Sunday, August 2, 2009

Poverty is Not Good For you

Everyone knows that poor people have more health problems than people who are well-off. Many poor people also do not live as long as people in better economic conditions. Poor middle-aged men have much low life expectancy than rich ones. The same is true for poor women and the discrepancies in life expectancy between the poor and the rich have grown in recent years.
We understand the reasons for this: poor people can't afford to see a doctor. If they work they usually do not get health insurance from their employers. Many poor people work several jobs and wear out their bodies prematurely. Good food is more expensive. Vegetables, especially organic ones, are really pricey. Soda is cheaper than milk. Poverty is enormously stressful. It is more difficult to have a well organized life with regular of home-cooked meals when you are constantly struggling to make ends meet. Poor nutrition, spotty healthcare, and a life full of stress all work together to shorten lives.
But now comes news of the Perry Preschool Project. In the 1960s researchers took African-American children, born into poverty, and assigned some of them to a high-quality preschool program .while others received no preschool education whatsoever. They then followed these children, who are now in their 40s, into adulthood. Those who were assigned to the preschool program were more likely to have graduated from high school and less likely to have had problems with the law. Men and women who had attended the preschool program as infants showed more are self-control as adult and more perseverance in the face of challenging tasks. They were able to lead better lives because their personalities were stronger.
It is not too difficult to think of reasons why children, especially children growing up in poverty and targets of racial discrimination, should thrive as adults after they attended the high quality preschool program. Small children need attention. What better attention than to have adults take them seriously by teaching them various skills, social and intellectual. Being attended to regularly during these early years leaves an important message: You are an important person, you are valuable, you have reasons to be proud of yourself. Children who learn that when they are small are less likely to be discouraged when life becomes difficult. They are more likely to take themselves and their goals seriously enough to persevere until they succeed. They are less likely to sabotage themselves by getting into trouble with the law.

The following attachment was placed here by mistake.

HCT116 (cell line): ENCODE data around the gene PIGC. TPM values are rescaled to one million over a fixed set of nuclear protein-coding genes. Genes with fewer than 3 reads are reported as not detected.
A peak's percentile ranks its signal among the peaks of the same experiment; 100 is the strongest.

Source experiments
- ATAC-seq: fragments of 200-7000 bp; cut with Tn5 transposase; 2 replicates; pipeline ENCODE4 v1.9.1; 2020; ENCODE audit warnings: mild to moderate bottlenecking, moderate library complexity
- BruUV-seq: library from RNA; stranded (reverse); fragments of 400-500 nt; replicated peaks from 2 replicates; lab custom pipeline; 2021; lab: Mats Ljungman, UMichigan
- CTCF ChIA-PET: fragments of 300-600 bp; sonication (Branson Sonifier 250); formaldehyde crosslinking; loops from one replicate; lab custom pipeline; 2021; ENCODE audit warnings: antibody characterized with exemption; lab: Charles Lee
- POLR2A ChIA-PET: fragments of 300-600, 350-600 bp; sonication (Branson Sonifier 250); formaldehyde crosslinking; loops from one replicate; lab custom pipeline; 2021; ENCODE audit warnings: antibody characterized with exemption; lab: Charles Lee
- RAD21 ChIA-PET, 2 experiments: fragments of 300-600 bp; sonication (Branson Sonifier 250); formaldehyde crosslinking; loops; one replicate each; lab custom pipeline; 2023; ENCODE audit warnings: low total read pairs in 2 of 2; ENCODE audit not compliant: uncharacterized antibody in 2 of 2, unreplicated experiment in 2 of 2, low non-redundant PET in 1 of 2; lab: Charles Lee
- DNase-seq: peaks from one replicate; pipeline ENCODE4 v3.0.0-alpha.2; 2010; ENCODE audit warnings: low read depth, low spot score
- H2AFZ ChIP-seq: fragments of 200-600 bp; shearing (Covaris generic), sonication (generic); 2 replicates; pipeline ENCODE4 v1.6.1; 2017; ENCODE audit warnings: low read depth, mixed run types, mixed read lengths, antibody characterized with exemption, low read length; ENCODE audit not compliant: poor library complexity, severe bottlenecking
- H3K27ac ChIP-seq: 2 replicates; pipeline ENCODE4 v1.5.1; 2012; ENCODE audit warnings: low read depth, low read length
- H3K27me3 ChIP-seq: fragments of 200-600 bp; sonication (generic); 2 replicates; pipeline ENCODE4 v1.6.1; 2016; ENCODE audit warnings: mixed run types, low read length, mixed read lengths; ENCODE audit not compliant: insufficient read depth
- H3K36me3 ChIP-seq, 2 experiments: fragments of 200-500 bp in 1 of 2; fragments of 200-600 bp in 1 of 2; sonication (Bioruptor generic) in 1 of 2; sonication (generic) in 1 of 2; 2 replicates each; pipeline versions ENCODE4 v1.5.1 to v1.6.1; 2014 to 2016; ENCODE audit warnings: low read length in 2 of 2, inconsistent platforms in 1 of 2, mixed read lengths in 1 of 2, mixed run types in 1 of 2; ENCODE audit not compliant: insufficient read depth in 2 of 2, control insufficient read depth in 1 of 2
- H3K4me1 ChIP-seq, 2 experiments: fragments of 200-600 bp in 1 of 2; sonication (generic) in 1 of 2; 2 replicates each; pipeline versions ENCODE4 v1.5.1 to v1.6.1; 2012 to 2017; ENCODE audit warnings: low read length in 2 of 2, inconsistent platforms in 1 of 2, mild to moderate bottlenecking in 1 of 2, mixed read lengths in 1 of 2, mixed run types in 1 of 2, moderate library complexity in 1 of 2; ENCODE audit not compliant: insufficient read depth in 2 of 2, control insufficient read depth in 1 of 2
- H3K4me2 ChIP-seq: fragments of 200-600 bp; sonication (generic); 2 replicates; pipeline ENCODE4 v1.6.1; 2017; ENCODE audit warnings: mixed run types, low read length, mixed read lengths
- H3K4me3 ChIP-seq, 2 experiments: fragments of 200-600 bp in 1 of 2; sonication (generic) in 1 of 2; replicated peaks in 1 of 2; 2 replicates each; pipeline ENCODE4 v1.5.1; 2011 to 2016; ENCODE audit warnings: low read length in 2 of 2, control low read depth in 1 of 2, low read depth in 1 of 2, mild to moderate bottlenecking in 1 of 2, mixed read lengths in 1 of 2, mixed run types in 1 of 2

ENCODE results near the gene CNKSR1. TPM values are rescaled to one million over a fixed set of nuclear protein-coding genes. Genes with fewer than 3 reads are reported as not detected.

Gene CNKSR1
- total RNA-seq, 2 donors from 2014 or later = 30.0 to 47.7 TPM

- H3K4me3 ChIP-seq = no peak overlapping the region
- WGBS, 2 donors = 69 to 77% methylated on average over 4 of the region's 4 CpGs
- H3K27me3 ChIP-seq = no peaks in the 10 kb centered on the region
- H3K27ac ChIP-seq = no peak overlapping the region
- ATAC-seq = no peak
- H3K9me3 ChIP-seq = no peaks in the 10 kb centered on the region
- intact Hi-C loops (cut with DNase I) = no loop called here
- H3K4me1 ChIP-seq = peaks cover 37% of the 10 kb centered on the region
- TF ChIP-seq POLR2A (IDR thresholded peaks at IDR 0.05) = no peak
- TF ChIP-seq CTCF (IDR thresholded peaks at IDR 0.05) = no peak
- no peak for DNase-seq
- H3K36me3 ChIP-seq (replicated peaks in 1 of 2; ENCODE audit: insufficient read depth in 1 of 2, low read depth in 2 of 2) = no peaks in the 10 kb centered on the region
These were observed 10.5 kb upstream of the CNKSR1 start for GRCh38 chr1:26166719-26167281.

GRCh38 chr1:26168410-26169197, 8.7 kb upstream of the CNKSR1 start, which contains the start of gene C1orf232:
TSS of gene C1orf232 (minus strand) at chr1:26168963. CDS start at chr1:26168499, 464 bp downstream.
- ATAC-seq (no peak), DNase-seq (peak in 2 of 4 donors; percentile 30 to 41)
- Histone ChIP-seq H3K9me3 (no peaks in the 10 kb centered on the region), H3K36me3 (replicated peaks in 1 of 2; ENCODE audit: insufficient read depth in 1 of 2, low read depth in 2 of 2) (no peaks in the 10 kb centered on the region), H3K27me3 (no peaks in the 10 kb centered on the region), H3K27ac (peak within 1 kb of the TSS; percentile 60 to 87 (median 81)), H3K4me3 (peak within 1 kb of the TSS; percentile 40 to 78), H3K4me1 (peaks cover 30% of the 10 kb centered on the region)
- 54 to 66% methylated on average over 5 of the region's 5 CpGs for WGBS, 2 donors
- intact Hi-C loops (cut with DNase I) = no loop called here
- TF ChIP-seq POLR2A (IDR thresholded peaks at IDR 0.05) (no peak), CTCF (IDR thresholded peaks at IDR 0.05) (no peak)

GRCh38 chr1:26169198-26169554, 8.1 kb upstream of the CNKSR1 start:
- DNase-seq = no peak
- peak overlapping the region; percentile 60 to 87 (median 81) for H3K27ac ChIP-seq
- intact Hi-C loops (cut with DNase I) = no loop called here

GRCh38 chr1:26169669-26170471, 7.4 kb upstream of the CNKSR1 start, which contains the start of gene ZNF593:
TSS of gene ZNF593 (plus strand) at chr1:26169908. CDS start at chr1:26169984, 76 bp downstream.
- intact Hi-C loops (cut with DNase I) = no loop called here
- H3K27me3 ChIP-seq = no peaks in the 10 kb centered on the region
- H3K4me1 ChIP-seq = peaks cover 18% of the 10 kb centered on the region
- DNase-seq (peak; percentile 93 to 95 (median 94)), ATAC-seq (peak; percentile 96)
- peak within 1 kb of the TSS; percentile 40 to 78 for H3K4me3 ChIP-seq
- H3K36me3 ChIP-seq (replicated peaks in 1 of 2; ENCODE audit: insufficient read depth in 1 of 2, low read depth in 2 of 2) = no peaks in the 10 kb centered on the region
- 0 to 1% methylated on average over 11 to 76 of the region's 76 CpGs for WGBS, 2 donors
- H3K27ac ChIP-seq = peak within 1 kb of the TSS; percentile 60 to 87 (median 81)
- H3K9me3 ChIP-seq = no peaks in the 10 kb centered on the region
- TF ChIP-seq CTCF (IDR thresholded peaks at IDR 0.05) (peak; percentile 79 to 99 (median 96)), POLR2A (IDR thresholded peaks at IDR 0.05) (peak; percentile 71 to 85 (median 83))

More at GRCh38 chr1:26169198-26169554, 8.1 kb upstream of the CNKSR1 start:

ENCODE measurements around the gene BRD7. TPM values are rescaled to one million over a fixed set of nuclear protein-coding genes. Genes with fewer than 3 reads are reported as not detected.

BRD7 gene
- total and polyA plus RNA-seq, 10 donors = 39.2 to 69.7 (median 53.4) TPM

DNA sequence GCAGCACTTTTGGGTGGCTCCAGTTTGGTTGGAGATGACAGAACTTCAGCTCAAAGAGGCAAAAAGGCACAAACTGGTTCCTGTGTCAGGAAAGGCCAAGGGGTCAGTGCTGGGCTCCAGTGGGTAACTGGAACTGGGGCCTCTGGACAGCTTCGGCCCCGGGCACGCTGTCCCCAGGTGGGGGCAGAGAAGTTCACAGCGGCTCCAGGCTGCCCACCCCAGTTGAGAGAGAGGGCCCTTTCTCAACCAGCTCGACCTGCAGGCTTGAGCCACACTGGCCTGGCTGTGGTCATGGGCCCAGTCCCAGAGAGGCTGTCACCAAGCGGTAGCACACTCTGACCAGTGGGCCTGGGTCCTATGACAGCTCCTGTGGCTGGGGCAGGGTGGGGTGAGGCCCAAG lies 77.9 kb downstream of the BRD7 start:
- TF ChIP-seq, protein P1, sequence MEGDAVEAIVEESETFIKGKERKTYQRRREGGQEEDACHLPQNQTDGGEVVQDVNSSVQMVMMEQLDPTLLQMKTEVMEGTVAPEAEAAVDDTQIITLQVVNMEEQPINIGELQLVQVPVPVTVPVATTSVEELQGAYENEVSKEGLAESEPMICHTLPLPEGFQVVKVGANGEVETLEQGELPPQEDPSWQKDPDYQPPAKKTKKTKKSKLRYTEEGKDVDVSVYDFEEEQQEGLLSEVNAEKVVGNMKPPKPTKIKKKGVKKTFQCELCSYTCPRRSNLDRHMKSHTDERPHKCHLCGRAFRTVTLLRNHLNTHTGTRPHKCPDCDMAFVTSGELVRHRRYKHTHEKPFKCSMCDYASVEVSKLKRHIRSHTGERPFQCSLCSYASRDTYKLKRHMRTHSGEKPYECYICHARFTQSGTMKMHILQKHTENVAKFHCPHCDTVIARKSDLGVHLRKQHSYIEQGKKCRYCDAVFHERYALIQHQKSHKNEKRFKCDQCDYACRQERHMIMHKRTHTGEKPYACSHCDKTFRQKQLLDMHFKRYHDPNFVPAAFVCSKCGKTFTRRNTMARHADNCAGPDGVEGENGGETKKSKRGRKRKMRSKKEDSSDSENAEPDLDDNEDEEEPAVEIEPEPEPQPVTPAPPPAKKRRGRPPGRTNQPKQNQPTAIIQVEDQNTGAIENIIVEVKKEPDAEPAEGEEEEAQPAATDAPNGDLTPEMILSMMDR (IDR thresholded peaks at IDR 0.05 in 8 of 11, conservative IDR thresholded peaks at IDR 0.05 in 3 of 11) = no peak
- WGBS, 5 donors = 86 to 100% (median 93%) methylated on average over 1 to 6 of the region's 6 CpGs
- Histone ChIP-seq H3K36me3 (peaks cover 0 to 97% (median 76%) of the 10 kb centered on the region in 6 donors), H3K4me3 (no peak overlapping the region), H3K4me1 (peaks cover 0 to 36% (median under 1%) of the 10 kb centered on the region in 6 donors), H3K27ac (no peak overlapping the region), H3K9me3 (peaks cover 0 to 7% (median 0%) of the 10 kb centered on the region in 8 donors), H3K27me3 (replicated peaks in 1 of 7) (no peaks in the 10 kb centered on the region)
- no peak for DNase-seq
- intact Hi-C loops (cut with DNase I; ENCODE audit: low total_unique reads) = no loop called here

Most poor children-- white and black -- do not get that sort of attention. And thus they grow up more likely to be easily discouraged, to be easily distracted from long range goal by momentary temptations. Their adult lives often show the consequences of these early neglects.
This is not only about poor people, it is about all of America. We like to say of children that they can become president but we know, if we only think about it, but that is not true. Poor children are held back by the poverty. Their abilities to not develop as fully. Their health is likely to be worse. Their future is gloomier from the very beginning.
If we want to be serious about America as a country that offers opportunities to everyone, we need to be more serious about poverty. Instead of giving billions and billions to bankers who then get a million-dollar bonuses for Christmas, we need to start another “War on Poverty” to put an end to poverty as we know it.